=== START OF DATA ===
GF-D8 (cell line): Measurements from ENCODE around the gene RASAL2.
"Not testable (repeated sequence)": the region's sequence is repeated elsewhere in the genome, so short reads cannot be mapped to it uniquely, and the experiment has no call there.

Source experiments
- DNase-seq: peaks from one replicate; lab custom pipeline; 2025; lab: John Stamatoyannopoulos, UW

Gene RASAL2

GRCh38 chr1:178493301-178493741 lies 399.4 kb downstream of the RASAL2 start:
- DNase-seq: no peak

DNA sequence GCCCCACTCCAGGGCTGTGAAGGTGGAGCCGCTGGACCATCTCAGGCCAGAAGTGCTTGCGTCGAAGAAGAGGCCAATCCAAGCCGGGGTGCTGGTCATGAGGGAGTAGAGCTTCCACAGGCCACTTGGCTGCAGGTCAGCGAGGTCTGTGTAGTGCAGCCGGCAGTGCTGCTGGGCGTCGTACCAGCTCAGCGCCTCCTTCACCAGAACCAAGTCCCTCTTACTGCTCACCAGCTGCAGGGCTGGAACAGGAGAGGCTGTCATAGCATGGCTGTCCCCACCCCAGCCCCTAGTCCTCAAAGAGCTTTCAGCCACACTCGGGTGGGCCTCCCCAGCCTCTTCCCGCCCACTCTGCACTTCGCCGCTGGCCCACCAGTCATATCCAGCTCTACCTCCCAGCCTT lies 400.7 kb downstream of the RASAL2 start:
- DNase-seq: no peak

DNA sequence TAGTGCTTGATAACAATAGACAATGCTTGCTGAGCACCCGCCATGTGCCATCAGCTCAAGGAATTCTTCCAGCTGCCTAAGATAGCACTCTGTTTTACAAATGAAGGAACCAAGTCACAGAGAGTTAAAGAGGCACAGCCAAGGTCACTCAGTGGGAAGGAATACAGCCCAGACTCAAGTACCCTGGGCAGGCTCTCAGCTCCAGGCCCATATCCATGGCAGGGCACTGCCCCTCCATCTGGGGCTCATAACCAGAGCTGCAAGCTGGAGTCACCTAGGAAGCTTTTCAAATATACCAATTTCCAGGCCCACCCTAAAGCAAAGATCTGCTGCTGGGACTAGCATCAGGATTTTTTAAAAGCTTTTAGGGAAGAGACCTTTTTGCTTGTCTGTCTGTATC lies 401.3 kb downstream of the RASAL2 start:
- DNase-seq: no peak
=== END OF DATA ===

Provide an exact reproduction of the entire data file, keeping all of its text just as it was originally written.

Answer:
GF-D8 (cell line): Measurements from ENCODE around the gene RASAL2.
"Not testable (repeated sequence)": the region's sequence is repeated elsewhere in the genome, so short reads cannot be mapped to it uniquely, and the experiment has no call there.

Source experiments
- DNase-seq: peaks from one replicate; lab custom pipeline; 2025; lab: John Stamatoyannopoulos, UW

Gene RASAL2

GRCh38 chr1:178493301-178493741 lies 399.4 kb downstream of the RASAL2 start:
- DNase-seq: no peak

DNA sequence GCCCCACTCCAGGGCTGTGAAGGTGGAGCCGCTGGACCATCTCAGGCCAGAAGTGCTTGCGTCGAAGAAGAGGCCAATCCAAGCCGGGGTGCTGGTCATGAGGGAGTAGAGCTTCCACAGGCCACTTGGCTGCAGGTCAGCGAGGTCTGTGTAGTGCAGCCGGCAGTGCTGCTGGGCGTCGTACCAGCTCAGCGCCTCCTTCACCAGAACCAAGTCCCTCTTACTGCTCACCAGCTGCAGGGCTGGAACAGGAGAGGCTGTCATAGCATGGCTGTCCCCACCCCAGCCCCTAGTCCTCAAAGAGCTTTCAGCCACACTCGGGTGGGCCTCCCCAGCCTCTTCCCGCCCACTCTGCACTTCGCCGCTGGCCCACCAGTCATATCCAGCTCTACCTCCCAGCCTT lies 400.7 kb downstream of the RASAL2 start:
- DNase-seq: no peak

DNA sequence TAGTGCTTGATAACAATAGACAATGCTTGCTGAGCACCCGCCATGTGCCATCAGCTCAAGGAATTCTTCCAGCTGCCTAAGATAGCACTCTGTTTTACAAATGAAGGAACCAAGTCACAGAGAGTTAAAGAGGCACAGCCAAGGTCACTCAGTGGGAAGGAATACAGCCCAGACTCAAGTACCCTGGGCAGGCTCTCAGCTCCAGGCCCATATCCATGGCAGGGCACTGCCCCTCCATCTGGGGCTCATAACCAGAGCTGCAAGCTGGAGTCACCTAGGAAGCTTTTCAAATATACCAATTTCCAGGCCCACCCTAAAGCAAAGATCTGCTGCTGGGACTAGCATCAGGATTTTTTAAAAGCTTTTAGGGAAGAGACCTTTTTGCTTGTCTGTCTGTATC lies 401.3 kb downstream of the RASAL2 start:
- DNase-seq: no peak